In this book, Tony Spearing returns to the question of the narrator in
medieval poetry. He overturns much of his own former scholarship to
argue that most of our theorizing of the complex narrating subjects
constructed by Troilus and Criseyde, the Canterbury
Tales
, and Pearl are really matters of linguistic necessity
rather than poetic creativity and intent. Beginning with the rather
simple narratorial situation in Middle English romance, here
exemplified by King Horn and Havelock the Dane, Spearing
holds that deixis--"terms that have no objective referential
meaning...are used to describe objects or events in their spatio-
temporal (and, by extension, emotional) relation to the person who
uses them[:] I, you, here, there,
this, that, and so on" (5)--accounts for the
complexities that will be identified as self-consciously crafted
narrating personae distinct from the authors who created them. In
Horn and Havelock, Spearing shows, many deictic features
appear to mark both a spoken and a written narrative situation; this
emerges from the textual conditions of late medieval poetic making.

Textual Subjectivity thus challenges readers, particularly
those invested in Chaucer's complex storytelling, to give up the
assumption of "the narrator" installed after New Criticism's reign of
irony and largely drawn from assumptions based on the novel. The
"function of the medieval poet as a reteller and commentator marks a
fundamental difference from the role of the novelist. The consequences
of this fact are, perhaps inevitably, missed by theorists whose
conception of 'fiction' is shaped by the novel, a genre whose very
name indicates a claim to originality" (22). Spearing devotes his book
to these consequences and reminds us, with a review of older criticism
that is now largely neglected, how scholarship once operated without
this base assumption. Showing the slipperiness of terms like "poet,"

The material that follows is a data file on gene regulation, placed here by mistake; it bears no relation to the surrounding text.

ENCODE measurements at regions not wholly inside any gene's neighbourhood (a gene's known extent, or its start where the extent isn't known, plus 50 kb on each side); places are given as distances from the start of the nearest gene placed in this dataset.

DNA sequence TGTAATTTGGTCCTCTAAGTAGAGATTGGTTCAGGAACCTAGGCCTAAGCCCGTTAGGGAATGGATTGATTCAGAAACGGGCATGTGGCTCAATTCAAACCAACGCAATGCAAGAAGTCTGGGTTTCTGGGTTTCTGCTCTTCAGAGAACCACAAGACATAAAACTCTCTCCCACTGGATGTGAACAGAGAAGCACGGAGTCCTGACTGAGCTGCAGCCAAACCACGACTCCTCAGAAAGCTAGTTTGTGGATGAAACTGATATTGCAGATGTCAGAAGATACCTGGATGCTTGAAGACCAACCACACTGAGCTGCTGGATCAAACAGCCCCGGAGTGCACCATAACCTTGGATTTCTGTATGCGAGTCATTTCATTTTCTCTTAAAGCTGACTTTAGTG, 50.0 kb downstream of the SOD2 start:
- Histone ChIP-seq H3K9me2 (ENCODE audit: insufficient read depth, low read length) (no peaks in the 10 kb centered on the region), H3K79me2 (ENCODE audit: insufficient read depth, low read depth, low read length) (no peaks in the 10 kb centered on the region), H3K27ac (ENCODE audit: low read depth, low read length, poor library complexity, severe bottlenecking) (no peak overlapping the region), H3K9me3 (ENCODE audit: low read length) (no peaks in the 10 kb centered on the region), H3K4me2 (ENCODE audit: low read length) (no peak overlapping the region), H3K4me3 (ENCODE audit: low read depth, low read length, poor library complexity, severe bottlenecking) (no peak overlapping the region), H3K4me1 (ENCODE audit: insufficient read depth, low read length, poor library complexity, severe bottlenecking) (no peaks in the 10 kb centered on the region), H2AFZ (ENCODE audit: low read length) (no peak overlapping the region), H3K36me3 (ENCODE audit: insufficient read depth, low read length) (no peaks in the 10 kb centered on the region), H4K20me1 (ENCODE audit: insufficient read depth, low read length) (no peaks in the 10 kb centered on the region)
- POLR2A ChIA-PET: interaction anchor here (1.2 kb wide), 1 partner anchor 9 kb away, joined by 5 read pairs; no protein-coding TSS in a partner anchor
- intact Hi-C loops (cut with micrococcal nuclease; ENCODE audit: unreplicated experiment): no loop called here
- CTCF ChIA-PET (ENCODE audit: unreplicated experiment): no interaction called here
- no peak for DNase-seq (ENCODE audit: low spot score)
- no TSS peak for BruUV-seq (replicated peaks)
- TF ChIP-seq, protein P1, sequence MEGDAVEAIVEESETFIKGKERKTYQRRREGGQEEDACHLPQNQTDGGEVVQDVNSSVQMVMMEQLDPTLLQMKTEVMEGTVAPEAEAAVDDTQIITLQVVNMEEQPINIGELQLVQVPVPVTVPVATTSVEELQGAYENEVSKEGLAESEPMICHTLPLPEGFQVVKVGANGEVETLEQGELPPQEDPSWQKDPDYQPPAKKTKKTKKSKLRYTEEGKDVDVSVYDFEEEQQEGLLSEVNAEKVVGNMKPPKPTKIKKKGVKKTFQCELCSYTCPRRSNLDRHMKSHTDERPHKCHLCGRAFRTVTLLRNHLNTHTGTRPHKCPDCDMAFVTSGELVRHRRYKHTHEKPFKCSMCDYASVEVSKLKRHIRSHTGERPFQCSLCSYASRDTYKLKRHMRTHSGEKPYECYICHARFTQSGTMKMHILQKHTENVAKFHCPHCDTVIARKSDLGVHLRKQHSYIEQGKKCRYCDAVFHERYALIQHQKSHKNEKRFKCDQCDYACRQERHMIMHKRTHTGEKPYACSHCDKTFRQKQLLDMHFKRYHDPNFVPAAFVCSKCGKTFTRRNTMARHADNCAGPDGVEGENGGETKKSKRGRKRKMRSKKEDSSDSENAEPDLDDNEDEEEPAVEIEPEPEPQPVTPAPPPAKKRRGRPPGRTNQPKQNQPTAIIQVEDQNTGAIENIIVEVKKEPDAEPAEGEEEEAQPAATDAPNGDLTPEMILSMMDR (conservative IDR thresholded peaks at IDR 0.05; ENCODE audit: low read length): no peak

"author," and "narrator," which are too often used interchangeably,
Spearing re-locates the grammatical and poetic speaking subject in the
text and refocuses our attention on the textuality of medieval
narrative.

Bravely and admirably, Spearing chooses the most difficult and
resistant cases to prove his points. One can hardly think of narrators
more likely to be personalized and individuated (and thus open to our
probing skepticism) than those of Troilus and the Man of
Law's Tale
, especially since the latter claims to be a speaker
different from one "Chaucer" in his own prologue. Called upon for a
story by Harry Bailly, the Man of Law complains about the lack of
stories available because Chaucer has told so many of them already.
True, such a claim does not argue for a distinct and consistent
personality for the Man of Law that could (and should) then become the
key to unlocking the meaning of his narrative. Spearing is certainly
right here. But surely it does distinguish the Man of Law from the
Chaucer we know to be his author.

Much of Spearing's book argues for the value of good common sense.
This is especially pointed where it relates to hyper-theorizing